I’ve been through several iterations of the musicall slump, and I’m currently in one right now. What I usually do is just stop making music and start doing other things related to music. The past month I’ve put music creation aside and instead started researching, collecting, and organising loads of learning resources. Mixing and mastering videos and books, producers techniques and mixing livestreams of my favourite artists that are available, sound design videos, some resources on topic I might get into like to get into in the future like DSP programming or audio programming with things like CSound, etc, one or two music theory books, and I got some new plugins to play around with for sound design. I’ve compiled all the digital resources onto one external hard drive for future reference and I have the books stored beside me in my room.
I intend to try and study everything I’ve got as time goes on and not rush myself back into the music creation because if the love for track creation isn’t there I figure there’s no point in forcing it. If I get bored of learning technical stuff like mixing and mastering study, or synthesis study, I’ll switch over and play with some of the plugins I got to see what I can produce with them, or I’ll go research some generative music techniques, or create weird DSP chains in my DAW and see what kind of sounds I can. Other times I’ll take tracks I like and listen to small sections of them on a loop and try to figure out how the sounds were made, what processing was done to them, I’ll deconstruct the rhythm into all it’s parts and try replicate it for practice using my own samples, which I usually then smash through more DSP chains and granulators to see what happens. By the end of all this I usually have a massive collection of sound design files.
Which brings me to the next thing I’m doing. Project and sample organisation. I’ve put everything I’ve ever made onto an external hd, all the tracks and project files, all the samples I’ve downloaded, all the sound design I’ve ever made, 4 years worth of music. And I’m gonna organise it all, and make one massive project library and sample library that I can pull from at any time. The main thing really is the sample library. I usually make sounds as I go when I make my tracks, and it hinders my workflow, so I decided I wanted to have a sample library of all my sounds ever to pull from so I don’t have to break my workflow for so long when I want something new. I’ve put this organisation on the back burner for 4 years and now that I have track creation burnout this is the perfect thing to take my mind off the slump while still being able to work with audio.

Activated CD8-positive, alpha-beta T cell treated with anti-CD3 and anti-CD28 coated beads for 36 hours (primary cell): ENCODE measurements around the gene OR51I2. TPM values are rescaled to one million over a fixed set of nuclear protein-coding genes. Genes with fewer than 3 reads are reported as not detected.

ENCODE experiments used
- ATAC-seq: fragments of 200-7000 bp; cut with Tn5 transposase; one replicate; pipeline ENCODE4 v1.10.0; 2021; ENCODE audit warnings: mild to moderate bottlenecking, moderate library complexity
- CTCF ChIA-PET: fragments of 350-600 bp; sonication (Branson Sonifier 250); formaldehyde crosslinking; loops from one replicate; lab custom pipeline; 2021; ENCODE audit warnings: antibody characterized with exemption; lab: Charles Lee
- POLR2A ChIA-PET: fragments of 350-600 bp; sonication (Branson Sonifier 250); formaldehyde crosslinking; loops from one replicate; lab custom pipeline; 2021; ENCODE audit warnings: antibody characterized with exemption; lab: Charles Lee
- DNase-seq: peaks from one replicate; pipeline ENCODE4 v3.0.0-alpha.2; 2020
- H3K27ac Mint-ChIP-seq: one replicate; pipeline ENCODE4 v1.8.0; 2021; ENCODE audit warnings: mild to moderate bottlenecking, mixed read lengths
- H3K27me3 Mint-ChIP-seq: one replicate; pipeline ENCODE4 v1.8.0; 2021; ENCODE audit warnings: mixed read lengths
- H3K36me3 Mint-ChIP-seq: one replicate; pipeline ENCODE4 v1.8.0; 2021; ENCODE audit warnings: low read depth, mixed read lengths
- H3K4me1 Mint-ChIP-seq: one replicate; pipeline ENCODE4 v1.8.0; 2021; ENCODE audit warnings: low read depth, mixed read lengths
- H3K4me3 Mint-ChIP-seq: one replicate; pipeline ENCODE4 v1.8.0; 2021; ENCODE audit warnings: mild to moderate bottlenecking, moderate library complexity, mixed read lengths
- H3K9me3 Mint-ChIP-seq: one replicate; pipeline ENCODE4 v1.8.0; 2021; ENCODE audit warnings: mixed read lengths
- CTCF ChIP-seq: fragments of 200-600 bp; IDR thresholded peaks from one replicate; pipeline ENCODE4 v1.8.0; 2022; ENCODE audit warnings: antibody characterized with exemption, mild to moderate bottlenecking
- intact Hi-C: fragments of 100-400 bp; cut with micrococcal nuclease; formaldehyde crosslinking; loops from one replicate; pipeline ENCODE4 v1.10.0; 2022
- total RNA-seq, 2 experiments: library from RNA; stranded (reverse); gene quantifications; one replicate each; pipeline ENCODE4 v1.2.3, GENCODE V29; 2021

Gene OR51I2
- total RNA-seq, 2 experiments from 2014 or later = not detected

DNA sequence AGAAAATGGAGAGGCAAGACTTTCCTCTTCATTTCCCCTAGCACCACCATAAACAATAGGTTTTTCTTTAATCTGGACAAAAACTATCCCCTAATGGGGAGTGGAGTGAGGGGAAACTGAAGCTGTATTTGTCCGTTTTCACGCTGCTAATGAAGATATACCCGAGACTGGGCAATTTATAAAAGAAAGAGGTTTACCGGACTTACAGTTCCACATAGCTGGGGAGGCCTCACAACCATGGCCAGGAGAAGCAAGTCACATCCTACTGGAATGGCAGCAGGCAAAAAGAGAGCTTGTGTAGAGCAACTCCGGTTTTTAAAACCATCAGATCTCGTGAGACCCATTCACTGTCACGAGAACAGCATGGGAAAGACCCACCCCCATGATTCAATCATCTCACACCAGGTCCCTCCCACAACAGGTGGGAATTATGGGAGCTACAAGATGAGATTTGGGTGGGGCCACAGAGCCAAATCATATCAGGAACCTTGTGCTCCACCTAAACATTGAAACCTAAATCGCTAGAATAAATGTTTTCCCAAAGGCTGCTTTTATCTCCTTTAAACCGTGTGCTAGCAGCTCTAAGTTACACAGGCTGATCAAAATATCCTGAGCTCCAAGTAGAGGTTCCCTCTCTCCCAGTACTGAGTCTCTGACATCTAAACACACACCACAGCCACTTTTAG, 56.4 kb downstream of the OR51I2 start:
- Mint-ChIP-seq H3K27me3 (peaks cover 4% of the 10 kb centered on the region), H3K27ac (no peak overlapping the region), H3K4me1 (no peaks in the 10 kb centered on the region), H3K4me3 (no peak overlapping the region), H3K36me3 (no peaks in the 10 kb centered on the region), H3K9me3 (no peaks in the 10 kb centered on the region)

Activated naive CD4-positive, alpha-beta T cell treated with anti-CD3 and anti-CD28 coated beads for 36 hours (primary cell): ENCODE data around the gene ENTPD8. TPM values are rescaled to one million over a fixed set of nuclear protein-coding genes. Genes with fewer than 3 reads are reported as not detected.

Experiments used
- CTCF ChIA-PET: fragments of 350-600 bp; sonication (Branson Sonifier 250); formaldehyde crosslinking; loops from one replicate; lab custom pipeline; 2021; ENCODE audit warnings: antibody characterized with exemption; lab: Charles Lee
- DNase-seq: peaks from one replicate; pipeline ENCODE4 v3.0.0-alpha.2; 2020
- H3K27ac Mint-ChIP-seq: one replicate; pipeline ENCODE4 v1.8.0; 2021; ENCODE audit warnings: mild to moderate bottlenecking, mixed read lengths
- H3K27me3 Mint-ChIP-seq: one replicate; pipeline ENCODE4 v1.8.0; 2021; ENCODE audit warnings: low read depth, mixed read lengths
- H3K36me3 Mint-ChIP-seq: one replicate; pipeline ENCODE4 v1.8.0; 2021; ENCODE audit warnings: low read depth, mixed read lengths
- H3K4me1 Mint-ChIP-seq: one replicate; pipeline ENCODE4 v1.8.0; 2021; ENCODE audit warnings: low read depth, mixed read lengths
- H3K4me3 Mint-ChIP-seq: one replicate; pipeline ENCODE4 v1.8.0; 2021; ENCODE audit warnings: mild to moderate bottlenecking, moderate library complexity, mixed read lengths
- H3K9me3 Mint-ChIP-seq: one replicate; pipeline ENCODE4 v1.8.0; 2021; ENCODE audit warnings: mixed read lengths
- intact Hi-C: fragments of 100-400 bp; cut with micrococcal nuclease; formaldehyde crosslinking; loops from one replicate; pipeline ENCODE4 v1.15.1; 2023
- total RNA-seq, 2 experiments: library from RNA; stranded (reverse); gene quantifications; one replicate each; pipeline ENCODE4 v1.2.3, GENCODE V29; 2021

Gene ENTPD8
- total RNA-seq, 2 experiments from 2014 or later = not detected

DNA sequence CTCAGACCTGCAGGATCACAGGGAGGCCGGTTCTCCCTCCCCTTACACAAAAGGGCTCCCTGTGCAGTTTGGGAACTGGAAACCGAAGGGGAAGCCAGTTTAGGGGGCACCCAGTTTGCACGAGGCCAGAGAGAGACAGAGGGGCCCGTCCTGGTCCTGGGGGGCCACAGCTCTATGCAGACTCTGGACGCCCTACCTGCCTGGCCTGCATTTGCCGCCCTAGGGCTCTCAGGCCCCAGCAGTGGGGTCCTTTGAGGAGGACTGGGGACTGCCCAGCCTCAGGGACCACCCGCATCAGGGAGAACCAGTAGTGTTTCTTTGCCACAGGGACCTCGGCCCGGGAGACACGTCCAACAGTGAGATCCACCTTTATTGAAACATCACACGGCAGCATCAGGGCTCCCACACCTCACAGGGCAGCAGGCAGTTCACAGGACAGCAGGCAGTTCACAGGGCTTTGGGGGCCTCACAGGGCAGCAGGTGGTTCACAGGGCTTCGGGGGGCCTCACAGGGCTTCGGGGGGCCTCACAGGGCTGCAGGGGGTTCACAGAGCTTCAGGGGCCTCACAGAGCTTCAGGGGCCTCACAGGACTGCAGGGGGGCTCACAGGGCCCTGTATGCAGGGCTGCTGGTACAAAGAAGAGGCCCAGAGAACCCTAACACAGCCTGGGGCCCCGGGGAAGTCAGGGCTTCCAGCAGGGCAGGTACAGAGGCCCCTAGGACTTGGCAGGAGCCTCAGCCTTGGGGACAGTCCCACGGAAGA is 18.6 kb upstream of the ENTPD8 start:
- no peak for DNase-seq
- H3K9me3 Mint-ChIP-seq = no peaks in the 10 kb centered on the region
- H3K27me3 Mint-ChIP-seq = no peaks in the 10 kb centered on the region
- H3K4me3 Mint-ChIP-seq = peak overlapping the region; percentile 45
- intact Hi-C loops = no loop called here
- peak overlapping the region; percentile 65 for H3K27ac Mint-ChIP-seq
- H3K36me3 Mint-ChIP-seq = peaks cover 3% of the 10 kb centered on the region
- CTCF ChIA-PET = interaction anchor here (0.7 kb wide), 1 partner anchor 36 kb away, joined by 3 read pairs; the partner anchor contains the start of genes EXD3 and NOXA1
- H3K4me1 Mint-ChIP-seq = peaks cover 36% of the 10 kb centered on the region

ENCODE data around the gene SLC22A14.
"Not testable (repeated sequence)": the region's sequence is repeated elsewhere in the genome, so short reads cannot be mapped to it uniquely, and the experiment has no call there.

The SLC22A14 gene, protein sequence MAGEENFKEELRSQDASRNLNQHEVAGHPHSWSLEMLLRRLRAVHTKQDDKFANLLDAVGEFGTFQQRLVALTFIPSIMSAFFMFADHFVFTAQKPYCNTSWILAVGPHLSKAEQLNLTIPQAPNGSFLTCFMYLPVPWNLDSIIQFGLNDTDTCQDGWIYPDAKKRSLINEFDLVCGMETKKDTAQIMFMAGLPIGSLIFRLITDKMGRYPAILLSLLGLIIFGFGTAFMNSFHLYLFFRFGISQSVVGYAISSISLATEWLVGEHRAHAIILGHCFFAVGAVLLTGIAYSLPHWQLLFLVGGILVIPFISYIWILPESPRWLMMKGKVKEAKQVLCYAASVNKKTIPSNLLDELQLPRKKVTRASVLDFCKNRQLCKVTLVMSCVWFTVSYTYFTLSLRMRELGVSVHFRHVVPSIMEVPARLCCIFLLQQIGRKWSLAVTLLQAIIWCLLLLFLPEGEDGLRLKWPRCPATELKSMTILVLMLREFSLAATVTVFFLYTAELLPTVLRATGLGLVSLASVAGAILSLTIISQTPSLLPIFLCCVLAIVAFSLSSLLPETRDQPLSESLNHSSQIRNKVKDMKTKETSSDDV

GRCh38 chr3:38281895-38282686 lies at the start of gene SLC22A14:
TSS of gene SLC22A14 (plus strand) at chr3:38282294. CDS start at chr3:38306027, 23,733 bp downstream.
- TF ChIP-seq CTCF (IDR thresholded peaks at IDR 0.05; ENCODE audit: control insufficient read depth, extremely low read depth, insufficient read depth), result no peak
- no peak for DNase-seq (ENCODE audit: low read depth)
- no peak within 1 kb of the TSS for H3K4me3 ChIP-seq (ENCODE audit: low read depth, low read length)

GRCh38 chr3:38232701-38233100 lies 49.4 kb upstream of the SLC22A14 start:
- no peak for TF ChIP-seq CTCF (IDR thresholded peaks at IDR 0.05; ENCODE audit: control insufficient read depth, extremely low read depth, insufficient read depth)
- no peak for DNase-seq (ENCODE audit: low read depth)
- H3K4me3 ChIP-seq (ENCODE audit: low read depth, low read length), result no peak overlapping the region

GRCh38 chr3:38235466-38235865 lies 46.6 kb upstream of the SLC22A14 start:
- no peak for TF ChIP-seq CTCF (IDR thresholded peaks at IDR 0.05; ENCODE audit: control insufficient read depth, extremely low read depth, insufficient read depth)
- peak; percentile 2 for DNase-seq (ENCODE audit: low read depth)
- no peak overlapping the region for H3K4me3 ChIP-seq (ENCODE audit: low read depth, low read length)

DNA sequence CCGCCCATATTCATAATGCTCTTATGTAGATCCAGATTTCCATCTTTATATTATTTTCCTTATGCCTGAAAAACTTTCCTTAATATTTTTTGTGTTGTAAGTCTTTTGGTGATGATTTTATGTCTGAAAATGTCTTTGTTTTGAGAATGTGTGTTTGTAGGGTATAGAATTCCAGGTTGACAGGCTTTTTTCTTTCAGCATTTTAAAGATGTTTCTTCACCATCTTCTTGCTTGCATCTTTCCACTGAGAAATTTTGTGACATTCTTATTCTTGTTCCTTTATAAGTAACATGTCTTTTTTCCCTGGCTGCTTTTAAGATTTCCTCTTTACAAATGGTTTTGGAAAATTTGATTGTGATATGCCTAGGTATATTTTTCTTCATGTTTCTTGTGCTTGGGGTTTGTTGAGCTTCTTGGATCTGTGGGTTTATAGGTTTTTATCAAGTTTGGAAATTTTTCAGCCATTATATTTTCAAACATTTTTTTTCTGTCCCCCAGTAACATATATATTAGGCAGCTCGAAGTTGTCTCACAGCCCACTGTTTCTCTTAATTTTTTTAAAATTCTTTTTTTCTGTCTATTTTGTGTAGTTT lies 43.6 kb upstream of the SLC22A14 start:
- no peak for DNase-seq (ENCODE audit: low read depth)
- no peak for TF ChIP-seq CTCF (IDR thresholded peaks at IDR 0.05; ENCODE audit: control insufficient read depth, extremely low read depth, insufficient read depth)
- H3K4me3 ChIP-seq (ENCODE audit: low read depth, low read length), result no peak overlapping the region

Next on my list is a DAW switch from Renoise to Ableton in the future. I feel like I can’t make the music as detailed and complex as I want in Renoise because of the visual representation of information versus Ableton so the thoughts of switching seems refreshing and promising to me for my track creation. I’ve also considered exploring Reaktor and Max/MSP as well. While switching DAWs is costly if feel like breaking the familiarity of working with one DAW is beneficial for electronic music production. It makes you think about composition and production in a different way, things difficult in one DAW become easy in another and vice versa, making things fresh and exciting again. And you can then always cross platform between different DAWs for different purposes.